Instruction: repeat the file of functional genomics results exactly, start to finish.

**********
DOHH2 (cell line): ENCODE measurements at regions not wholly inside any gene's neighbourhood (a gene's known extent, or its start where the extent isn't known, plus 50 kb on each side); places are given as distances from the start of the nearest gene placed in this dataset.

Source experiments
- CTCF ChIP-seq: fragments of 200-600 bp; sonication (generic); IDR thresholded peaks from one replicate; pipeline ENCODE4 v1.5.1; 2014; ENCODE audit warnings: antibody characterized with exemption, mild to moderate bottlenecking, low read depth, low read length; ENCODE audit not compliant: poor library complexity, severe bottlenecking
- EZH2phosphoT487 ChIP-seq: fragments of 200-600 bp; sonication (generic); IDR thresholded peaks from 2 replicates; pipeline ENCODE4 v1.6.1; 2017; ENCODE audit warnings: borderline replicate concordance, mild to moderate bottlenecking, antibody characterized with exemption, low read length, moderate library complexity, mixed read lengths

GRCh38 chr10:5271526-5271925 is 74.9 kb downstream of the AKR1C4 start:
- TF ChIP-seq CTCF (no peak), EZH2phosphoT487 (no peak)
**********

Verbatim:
DOHH2 (cell line): ENCODE measurements at regions not wholly inside any gene's neighbourhood (a gene's known extent, or its start where the extent isn't known, plus 50 kb on each side); places are given as distances from the start of the nearest gene placed in this dataset.

Source experiments
- CTCF ChIP-seq: fragments of 200-600 bp; sonication (generic); IDR thresholded peaks from one replicate; pipeline ENCODE4 v1.5.1; 2014; ENCODE audit warnings: antibody characterized with exemption, mild to moderate bottlenecking, low read depth, low read length; ENCODE audit not compliant: poor library complexity, severe bottlenecking
- EZH2phosphoT487 ChIP-seq: fragments of 200-600 bp; sonication (generic); IDR thresholded peaks from 2 replicates; pipeline ENCODE4 v1.6.1; 2017; ENCODE audit warnings: borderline replicate concordance, mild to moderate bottlenecking, antibody characterized with exemption, low read length, moderate library complexity, mixed read lengths

GRCh38 chr10:5271526-5271925 is 74.9 kb downstream of the AKR1C4 start:
- TF ChIP-seq CTCF (no peak), EZH2phosphoT487 (no peak)